Data Science: Data Visualization

Module 1: Drug Poisoning Mortality by State

Ayush Noori | EduSTEM Data Science

Welcome to Module 1 of EduSTEM Data Science! This course is designed for motivated middle school and high school students who are curious to learn about diverse contemporary challenges through the lens of data science.

Module 1 will give you a hands-on introduction to data visualization in R. We will use the popular ggplot2 package to create an animated bar plot representation of the drug poisoning epidemic over time in the United States. Please refer to the background reading of this module to learn more about unintentional drug overdose and the opioid epidemic.

This module will use data from National Center of Health Statistics, available here.

This dataset describes drug poisoning deaths at the U.S. and state level by selected demographic characteristics and includes age-adjusted death rates for drug poisoning. Deaths are classified using the International Classification of Diseases, Tenth Revision (ICD–10).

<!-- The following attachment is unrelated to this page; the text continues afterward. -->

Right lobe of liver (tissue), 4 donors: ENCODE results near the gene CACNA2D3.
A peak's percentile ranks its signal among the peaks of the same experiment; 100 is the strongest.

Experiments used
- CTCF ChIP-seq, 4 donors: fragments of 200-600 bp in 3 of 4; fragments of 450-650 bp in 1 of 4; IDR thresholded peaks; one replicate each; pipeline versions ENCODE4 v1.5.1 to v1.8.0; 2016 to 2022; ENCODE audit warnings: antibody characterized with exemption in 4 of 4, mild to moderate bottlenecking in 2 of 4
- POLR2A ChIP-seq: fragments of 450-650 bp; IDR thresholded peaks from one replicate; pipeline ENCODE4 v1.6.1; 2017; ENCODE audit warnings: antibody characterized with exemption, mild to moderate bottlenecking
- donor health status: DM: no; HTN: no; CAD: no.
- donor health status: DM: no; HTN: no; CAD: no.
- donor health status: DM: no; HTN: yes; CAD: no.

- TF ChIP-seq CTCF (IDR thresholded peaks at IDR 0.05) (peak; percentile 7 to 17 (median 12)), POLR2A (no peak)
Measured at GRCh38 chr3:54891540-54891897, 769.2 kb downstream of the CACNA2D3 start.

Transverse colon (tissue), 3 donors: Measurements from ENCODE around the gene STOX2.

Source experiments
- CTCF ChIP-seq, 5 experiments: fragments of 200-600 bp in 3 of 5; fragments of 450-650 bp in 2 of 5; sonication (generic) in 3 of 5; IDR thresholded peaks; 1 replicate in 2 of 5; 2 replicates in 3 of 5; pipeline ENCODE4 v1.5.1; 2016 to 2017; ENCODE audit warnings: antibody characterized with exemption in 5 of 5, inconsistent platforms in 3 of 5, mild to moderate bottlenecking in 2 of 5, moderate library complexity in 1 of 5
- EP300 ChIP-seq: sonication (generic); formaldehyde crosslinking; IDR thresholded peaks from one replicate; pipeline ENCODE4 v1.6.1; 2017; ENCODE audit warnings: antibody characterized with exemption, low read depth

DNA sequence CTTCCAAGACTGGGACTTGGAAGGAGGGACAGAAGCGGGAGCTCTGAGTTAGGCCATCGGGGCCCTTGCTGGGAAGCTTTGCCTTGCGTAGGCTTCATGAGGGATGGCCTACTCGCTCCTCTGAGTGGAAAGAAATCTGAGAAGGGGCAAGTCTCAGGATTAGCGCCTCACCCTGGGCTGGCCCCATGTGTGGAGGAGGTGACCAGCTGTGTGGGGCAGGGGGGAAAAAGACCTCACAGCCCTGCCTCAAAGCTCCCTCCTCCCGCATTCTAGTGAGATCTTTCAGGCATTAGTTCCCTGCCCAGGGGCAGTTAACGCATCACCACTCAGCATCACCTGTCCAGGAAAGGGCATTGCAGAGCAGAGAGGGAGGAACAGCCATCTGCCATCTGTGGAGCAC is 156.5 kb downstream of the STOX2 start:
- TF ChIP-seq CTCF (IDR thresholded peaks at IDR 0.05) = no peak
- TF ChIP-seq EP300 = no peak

Drug-poisoning deaths are defined as having ICD–10 underlying cause-of-death codes

  • X40–X44 (unintentional),
  • X60–X64 (suicide),
  • X85 (homicide), or
  • Y10–Y14 (undetermined intent).

    Estimates are based on the National Vital Statistics System multiple cause-of-death mortality files (1). Age-adjusted death rates (deaths per 100,000 U.S. standard population for 2000) are calculated using the direct method. Populations used for computing death rates for 2011–2016 are postcensal estimates based on the 2010 U.S. census. Rates for census years are based on populations enumerated in the corresponding censuses. Rates for noncensus years before 2010 are revised using updated intercensal population estimates and may differ from rates previously published. Death rates for some states and years may be low due to a high number of unresolved pending cases or misclassification of ICD–10 codes for unintentional poisoning as R99, “Other ill-defined and unspecified causes of mortality” (2). For example, this issue is known to affect New Jersey in 2009 and West Virginia in 2005 and 2009 but also may affect other years and other states. Drug poisoning death rates may be underestimated in those instances.